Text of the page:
Commenting on the jubilant celebrations that spilt into American cities upon the announcement on November 7, 2020, of Joe Biden winning the U.S. presidential election, activist and political commentator Van Jones spoke on CNN of the politics of joy.

The politics of anger has been such a defining feature of the past four years that imagining a politics of joy seems a revolutionary act.

Rosa Balfour
Rosa Balfour is director of Carnegie Europe. Her fields of expertise include European politics, institutions, and foreign and security policy.
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The stream of congratulatory messages from European leaders betrayed just how deep the relief and how heartfelt the joy at America’s choice was. “Friendship,” “togetherness,” and “partnership” made their comeback as words marking the relationship between Europe and the United States.

The joy and hope also betrayed high expectations and wishful thinking that EU-U.S. cooperation can be picked up where it left in 2016, when Donald Trump was elected U.S. president; “welcome back” and “rebuilding” also featured in the messages to U.S. President-elect Joe Biden, alongside recognition of the extraordinary achievement of U.S. Vice President–elect Kamala Harris.

Those who still hope for a return to the past will be disappointed. Biden perhaps will finally get this message across. However transatlantic his instincts, healing America’s deep divides while dealing with China will distract him from Europe’s woes.

The world too is changing. The relationship between the European Union and the United States remains unique—the deepest and strongest for both sides. But growing multipolarity requires investing on relations with a growing number of partners and allies.

Lazy transatlanticism in Europe has been an impediment to taking on more global responsibilities. Foreign and security policy circles and the think tank community in Europe have long enjoyed discussing the EU’s international role. When the abstract debate turns to politics, it gets stuck over whether more Europe means less transatlanticism—or vice versa.

There is, of course, no either-or; just a need for a more meaningful dialogue. And in these past four years, the EU has still done too little to match its ambition for “strategic autonomy” compatibly with the partnership with NATO.

The rhetoric is banal: the time to turn words into deeds has long come.

There are low-hanging fruits that the EU can focus on to demonstrate its willingness to step up to its call. The United States can help rein in some of the actors disrupting European security, such as Turkey’s ventures in the Eastern Mediterranean, but the EU will need to craft the response to protect its vital interests and sovereignty. Washington can call the bluff of leaders in the Balkans playing off Russia and China against the EU, but it is the EU that needs to provide a credible plan to end disputes in the region.

These are just two of the many close-to-home crises where the EU can no longer afford to underperform.

An early visit to Europe by the incoming Biden administration would signal America’s commitment to NATO and to its allies. The long list of areas where Europe and the United States can work better together is already there and includes the coronavirus pandemic, the climate crisis, and cooperation in multilateral institutions.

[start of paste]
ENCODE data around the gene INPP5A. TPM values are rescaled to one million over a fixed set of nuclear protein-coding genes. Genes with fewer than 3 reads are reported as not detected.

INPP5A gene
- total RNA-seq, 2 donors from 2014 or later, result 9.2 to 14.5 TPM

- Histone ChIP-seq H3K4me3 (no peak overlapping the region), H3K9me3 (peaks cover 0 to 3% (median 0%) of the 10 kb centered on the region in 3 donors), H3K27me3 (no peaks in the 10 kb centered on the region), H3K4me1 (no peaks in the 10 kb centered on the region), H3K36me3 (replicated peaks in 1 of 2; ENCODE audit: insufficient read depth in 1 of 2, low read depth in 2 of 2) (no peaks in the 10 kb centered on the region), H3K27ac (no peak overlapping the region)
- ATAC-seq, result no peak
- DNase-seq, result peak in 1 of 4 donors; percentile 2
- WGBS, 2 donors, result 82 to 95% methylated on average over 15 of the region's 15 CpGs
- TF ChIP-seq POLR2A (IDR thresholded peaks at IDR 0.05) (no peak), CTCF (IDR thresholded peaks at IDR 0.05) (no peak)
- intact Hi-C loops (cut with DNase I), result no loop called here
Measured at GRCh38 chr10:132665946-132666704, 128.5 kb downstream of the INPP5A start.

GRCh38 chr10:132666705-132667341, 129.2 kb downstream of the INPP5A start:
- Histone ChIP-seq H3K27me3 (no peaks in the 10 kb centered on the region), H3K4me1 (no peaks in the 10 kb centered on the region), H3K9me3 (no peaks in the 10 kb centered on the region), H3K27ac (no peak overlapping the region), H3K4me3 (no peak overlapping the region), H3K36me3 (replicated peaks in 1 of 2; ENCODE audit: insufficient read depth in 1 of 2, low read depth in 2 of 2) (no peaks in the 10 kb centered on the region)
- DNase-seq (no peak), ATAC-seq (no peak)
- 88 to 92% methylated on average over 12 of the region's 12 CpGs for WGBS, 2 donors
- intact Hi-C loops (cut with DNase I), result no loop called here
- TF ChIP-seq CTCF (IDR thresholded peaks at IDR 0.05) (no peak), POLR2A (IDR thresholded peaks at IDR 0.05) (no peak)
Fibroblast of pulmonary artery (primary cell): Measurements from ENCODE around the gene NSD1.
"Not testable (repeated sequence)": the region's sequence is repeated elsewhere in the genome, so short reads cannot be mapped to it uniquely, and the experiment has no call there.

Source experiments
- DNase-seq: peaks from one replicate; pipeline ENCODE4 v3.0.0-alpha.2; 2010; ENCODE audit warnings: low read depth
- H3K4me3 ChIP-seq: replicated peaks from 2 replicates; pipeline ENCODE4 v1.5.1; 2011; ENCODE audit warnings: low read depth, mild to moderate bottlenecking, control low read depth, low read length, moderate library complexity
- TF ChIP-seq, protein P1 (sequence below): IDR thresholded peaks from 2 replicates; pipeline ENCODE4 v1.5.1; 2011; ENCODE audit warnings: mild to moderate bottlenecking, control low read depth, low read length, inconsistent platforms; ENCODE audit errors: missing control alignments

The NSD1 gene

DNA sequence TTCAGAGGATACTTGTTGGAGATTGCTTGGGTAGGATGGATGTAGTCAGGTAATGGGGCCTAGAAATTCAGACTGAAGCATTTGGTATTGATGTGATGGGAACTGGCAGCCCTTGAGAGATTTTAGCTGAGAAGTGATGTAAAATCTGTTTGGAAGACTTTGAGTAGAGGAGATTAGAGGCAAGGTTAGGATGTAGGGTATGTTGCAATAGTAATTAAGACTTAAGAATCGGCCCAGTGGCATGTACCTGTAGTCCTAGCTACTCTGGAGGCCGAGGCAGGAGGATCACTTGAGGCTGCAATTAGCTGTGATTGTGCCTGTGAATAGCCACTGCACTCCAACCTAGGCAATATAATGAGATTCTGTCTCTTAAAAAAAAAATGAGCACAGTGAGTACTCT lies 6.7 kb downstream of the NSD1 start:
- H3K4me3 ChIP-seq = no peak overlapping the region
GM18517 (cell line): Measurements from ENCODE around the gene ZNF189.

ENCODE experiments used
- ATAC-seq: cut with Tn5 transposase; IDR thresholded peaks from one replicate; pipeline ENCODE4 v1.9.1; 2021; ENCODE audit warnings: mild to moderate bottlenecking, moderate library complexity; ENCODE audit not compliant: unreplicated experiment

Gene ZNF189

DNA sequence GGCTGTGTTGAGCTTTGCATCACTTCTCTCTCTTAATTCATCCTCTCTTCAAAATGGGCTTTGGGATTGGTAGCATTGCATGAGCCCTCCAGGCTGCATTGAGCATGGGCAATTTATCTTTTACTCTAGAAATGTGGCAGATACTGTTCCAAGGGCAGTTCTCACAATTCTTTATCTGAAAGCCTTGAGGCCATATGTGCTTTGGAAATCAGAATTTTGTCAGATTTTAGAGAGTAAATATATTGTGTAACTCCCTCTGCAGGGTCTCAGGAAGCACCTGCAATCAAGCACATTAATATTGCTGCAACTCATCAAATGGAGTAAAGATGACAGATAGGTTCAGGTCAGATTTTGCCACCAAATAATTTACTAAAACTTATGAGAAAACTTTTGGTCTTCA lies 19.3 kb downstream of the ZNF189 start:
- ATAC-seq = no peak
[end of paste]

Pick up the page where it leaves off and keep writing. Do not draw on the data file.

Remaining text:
But this is just the beginning of a long road ahead. Behind Europe’s lazy transatlanticism, there is a host of issues where Europeans and Americans do not see eye to eye, from technology to dealing with China. These require an honest dialogue and confidence building to prevent scarring the relationship, at a minimum.

Looking forward, the bigger picture would warrant even greater ambition. The uniqueness of the transatlantic relationship is in the degree to which formidable challenges are shared.

As the climate crisis rages, both Europe and the United States will struggle with a pandemic-induced recession that will challenge the domestic organization of their economies as well as the conceptual underpinnings of the global economy. Hyper-globalization is questioned, with a green economy becoming the new demand of progressive politics.

Europe and the United States will both need to deal with world turmoil, the relative decline of their global power and influence while disruptive geopolitical actors undermine stability and cooperation, and a fraying international system.

The pandemic also risks overturning the achievements in reducing poverty in the lower-income countries, calling for a commitment of the richest to address global inequality. International institutions will receive a boost from Biden’s intention to return to the Paris Agreement on climate change, remain in the World Health Organization, and end the United States’ disruption of the World Trade Organization—but far more reform will be needed to save multilateralism.

Finally, Europe and the United States will need to focus on domestic democratic reform to protect their societies from the rise of authoritarianism and populism. The mobilization of 71.5 million Trump supporters in the 2020 election proves that the president’s defeat is not the end of Trumpism. Europe too has its own smaller-sized variants of populists who are long haunting democracy and the EU’s ability to act on the world stage.

Anyone still believing that the past four years were a parenthesis or aberration ought to think again. To fireproof our societies and the transatlantic relationship from another degeneration, the EU and the United States need to pursue ambitious reform, domestically and internationally. Now is the opportunity to do so side by side.


This blog is part of the Transatlantic Relations in Review series. Carnegie Europe is grateful to the U.S. Mission to the EU for its support.